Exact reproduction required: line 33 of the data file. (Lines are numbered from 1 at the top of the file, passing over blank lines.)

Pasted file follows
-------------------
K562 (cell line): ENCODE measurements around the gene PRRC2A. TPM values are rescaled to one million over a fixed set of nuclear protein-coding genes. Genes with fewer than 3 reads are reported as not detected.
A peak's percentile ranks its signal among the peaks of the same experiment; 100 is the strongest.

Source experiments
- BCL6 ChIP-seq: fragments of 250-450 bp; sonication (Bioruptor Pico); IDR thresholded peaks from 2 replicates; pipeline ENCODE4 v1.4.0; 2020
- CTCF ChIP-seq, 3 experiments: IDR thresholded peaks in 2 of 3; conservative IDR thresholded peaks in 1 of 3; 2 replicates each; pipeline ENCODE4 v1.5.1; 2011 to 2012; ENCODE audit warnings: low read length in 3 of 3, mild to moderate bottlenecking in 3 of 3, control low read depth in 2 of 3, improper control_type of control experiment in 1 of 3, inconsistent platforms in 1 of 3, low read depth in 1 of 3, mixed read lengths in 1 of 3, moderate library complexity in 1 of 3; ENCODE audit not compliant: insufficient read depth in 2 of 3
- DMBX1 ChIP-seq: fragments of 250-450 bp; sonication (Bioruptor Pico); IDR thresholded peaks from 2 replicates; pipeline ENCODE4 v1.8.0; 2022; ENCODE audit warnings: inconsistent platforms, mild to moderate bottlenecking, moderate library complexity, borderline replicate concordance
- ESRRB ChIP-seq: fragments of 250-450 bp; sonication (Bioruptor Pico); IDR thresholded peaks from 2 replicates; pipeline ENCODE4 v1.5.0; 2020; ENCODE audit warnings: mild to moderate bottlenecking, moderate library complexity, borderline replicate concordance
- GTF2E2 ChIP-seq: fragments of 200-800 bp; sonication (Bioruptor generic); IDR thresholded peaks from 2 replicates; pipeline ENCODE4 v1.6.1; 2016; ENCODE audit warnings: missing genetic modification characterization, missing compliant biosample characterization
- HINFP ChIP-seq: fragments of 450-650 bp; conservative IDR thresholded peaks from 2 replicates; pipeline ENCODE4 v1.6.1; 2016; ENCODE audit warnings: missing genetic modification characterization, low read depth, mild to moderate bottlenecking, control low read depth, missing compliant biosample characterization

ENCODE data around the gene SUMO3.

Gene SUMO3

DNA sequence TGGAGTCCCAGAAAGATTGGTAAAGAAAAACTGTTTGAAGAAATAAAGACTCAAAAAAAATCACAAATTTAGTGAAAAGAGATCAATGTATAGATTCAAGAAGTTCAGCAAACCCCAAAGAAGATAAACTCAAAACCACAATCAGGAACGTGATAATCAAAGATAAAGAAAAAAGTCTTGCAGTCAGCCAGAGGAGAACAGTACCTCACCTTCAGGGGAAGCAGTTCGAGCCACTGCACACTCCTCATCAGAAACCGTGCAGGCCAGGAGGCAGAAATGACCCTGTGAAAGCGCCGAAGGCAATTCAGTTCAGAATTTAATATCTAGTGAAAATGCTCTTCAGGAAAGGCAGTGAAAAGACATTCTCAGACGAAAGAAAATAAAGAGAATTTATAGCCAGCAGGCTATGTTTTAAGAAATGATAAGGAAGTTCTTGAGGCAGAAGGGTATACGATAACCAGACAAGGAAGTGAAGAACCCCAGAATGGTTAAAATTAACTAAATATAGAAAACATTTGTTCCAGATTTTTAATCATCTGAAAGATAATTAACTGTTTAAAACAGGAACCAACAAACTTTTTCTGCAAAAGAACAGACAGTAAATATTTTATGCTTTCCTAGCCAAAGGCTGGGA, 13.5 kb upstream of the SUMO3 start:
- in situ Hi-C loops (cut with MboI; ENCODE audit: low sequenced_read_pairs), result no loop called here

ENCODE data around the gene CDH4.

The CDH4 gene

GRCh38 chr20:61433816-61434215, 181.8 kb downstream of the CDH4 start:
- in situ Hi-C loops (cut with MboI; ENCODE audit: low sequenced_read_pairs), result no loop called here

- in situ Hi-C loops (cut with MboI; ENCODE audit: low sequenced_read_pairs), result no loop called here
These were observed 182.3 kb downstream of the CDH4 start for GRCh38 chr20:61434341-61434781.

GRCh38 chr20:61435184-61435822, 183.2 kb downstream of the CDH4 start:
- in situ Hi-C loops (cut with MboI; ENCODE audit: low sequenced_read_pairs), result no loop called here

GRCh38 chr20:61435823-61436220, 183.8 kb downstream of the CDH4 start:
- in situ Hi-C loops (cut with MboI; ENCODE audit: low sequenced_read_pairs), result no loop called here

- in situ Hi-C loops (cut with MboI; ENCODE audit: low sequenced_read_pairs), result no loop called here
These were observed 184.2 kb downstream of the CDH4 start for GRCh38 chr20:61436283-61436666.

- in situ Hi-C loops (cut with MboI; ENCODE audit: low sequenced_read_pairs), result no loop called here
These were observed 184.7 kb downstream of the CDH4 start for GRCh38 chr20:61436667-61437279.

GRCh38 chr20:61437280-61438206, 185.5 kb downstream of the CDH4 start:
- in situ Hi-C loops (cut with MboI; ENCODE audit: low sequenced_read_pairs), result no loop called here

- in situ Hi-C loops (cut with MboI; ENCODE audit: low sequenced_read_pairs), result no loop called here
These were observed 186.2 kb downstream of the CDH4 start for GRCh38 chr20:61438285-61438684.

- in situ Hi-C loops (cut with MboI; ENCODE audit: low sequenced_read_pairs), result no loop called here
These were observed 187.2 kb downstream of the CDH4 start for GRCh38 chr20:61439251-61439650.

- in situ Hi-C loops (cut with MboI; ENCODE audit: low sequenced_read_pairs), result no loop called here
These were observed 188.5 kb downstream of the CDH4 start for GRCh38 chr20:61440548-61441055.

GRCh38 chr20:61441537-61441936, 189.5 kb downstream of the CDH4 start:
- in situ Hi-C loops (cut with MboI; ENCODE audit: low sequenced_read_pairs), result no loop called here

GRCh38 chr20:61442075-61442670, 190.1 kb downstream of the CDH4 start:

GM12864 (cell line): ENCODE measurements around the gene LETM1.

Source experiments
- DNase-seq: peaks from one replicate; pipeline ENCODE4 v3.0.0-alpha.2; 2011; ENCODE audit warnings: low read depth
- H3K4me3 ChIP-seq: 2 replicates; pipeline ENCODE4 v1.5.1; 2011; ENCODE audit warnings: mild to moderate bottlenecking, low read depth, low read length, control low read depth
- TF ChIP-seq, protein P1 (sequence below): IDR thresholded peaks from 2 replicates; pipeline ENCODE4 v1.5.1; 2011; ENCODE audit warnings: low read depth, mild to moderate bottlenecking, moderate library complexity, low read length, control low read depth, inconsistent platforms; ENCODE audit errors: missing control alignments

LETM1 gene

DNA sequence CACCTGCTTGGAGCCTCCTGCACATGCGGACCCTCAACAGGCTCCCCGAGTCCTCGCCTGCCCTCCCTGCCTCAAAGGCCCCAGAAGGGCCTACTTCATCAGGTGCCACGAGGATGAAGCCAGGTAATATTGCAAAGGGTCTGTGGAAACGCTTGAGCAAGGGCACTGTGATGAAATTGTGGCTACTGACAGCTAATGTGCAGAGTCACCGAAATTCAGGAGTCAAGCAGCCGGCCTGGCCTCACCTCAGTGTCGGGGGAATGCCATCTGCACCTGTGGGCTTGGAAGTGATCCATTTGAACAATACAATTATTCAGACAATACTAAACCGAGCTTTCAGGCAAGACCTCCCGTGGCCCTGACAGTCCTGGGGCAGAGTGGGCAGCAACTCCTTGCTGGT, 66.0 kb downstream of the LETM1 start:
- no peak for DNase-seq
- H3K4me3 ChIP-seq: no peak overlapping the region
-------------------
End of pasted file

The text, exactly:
These were observed 187.2 kb downstream of the CDH4 start for GRCh38 chr20:61439251-61439650.